Editor’s note: The Spokesman-Review selected four cold cases to highlight along with stories about genetic genealogy. Investigators declined to say whether any of these cases are good candidates for the new technology; however, they did say new tips or information about any of the victims could help move the investigations forward. Tips can be called into Crime Check at (509) 456-2233.
For years, no one cared about what happened to Debbi Finnern, or so it seemed.
Then her brother Steve Finnern learned more about his sister’s stabbing in 1984 while she was working as a prostitute in Spokane. The subsequent investigation was lackluster, he said, due to his sister’s profession and his own parents’ willingness to write her off.
“She still was a person – that had kids,” Steve Finnern said. “She was a human being, you know?”
Finnern, 30, had just moved to Spokane when she was killed on June 22, 1984, her brother said.
Steve Finnern, 66, frequently researches her case in hopes of finding who killed her and looking them in the eyes.
“I would like to know what gave this person the right to … take somebody else’s life,” Steve Finnern said. “Who made you God? Who said you could take this knife and stab my sister in the lungs and the heart and have her die.”
Her body was found by railroad security officers in the 1800 block of East Front Street about 1:40 a.m., according to a Spokane Daily Chronicle story at the time.
Investigators believe she was dead less than an hour before she was found. Police had little to go on, with no weapon or suspects in the early days of the investigation.
An autopsy showed Finnern had sex shortly before her death. Finnern was stabbed six times in the torso, including twice in the back.
As children, Debbi and Steve Finnern, along with their younger brother, were put up for adoption after their biological parents’ difficult divorce.
Debbi and Steve were adopted together by a couple in Omaha, Nebraska, while their younger brother was adopted by another family and moved to Texas.
“Debbi was a pretty smart girl,” Steve Finnern said of their childhood.
She was a cheerleader with good grades and a job that allowed her to buy her own car, Steve Finnern recalled. Then toward the end of high school, she got pregnant.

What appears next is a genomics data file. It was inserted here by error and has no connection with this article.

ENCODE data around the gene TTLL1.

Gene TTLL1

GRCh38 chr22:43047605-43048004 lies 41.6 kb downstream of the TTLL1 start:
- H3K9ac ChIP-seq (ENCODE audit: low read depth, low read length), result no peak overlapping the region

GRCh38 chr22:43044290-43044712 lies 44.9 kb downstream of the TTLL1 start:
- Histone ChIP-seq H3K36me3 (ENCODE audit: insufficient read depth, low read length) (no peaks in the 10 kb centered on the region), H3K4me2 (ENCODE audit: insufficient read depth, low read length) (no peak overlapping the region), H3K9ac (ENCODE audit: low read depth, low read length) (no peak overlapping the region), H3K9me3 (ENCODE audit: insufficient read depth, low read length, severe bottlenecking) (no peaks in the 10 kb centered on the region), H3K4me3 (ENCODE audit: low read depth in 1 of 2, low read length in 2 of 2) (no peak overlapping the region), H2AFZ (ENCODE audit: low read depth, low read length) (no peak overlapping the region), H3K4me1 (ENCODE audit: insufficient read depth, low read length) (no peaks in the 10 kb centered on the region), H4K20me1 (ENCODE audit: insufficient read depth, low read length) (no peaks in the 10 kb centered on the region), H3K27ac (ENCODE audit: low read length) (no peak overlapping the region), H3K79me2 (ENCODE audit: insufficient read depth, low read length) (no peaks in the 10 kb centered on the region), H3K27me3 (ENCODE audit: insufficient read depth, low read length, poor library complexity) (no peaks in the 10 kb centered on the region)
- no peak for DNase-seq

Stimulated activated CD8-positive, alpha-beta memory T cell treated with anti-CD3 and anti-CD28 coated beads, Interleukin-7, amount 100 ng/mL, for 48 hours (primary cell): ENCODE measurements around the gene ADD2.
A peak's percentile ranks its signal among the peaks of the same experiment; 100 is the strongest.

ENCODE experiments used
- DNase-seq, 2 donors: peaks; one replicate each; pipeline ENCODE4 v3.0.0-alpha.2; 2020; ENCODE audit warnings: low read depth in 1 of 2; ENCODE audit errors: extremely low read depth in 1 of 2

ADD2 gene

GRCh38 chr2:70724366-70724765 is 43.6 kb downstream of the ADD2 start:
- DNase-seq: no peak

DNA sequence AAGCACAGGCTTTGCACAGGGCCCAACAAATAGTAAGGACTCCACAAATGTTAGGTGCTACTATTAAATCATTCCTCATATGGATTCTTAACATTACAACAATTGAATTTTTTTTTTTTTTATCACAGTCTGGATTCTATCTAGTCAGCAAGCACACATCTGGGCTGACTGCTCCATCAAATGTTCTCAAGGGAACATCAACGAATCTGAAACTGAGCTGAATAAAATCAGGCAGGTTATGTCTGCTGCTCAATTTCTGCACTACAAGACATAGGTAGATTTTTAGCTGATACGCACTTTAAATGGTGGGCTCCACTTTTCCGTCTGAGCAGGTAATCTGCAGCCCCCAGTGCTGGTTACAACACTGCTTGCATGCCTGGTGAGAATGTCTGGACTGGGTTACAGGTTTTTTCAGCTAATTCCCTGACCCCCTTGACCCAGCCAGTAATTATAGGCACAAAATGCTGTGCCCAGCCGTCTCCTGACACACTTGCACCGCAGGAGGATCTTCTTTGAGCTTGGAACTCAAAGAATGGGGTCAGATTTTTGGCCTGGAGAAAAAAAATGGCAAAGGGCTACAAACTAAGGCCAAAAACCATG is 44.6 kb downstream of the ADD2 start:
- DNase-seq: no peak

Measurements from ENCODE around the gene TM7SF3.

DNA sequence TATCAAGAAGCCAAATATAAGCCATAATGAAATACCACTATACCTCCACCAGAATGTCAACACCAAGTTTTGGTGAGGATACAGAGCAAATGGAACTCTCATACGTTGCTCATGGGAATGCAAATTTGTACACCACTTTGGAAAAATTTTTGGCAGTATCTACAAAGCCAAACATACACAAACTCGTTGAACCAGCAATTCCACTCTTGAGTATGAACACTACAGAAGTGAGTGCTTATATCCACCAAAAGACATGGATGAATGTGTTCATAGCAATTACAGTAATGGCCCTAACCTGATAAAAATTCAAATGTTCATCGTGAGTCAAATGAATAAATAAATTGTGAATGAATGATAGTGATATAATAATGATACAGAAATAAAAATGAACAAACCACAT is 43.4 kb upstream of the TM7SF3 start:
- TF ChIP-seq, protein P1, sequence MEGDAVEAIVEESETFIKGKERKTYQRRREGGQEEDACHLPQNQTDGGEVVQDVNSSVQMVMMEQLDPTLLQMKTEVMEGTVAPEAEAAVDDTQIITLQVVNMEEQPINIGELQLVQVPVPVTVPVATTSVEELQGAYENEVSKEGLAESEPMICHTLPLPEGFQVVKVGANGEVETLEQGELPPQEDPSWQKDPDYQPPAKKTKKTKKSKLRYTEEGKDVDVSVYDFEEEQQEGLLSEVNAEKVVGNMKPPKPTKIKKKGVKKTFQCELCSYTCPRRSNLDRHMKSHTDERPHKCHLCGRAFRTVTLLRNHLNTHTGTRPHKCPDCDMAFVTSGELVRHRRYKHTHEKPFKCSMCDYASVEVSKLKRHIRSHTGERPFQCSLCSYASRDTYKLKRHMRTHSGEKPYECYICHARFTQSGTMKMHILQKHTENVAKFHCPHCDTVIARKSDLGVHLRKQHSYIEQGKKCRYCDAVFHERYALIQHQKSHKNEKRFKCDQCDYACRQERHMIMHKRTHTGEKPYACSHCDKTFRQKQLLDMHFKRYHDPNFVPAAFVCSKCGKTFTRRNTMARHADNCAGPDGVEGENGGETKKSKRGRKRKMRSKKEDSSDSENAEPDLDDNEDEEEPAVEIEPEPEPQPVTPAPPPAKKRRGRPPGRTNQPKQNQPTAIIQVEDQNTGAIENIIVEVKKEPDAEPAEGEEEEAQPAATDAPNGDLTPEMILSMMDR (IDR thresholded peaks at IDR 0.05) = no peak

“That was a pretty traumatic thing for my parents, to have a pregnant girl at home that wasn’t married,” Steve Finnern said.
Her parents forced her to sign over custody to them, and they raised her daughter as their own child, Steve Finnern said.
Eventually, Debbi moved out and married. She had two more children, both boys. Steve and Debbi spent time together with their spouses and kids, and things were good. Then Debbi got divorced.
She gave up custody of her sons and started doing sex work. Her parents disowned her, Steve Finnern said.
“To me, that was not the right thing to do,” Steve Finnern said. “When someone has that kind of problem, you don’t push them away; you pull them closer.”
The siblings lost touch, but eventually, Steve Finnern heard she had moved to Washington, which puzzled him. He believes someone coaxed or lured her out West, maybe a pimp.
She had only been in the area for a few months when she was killed, her brother said. His parents told him what had happened but quickly moved on, choosing not to have his sister’s body sent back to Nebraska for burial.
His parents barely followed up with investigators, something that always bothered Steve Finnern, he said. After their deaths a few years ago, Steve Finnern called Spokane Police, encouraging the department to review the case.
Now he calls the detective assigned to the case at least once a year.
The same day Finnern’s body was discovered, a torso was pulled out of the Spokane River. Last month, the body was identified as Ruth Belle Waymire through genetic genealogy.
Two days after her death, investigators released photos of Finnern and asked for tips. The next year, 12-year-old Marsi Belecz was found stabbed to death. Investigators said there were similarities between the two cases.
Belecz’s killing also went cold but was eventually solved in March 2020 through genetic genealogy. Police say Clayton Carl Giese, a Montana man who was 22 at the time, killed Belecz. By the time DNA connected Giese to the case, he had died.
It’s unclear whether Giese could be linked to Finnern’s killing or whether the Waymire case could also be connected.
Over the years, Finnern’s case was mentioned in connection to other unsolved killings of Spokane sex workers, but few new clues emerged.
Steve Finnern believes the initial investigation in 1984 was sloppy. Detectives never called the Omaha Police Department or asked about his sister’s associates there, Steve Finnern said.
That bothers him, because he thinks his sister was killed by someone she knew.
“She was street smart,” Steve Finnern said.
In recent years, Steve Finnern has reconnected with his nephew, one of Debbi’s sons. The nephew, who was adopted after Debbi released custody, used genetic genealogy to connect with his family tree. He, too, wants to find out who killed his biological mother.
With Steve Finnern’s parents and siblings dead, his relationship with his nephew is one he treasures. The pair frequently go fishing together.
Both hope that one day, they’ll know what happened to Debbi. Every time an Inland Northwest case is solved by genetic genealogy, they get a little boost.
“I just get this little flash of hope that just keeps pulling you,” Steve Finnern said.
“We’re going to find who did this, and we’re going to be able to face him if he’s still alive,” he tells his nephew. “If you keep praying, it will happen eventually.”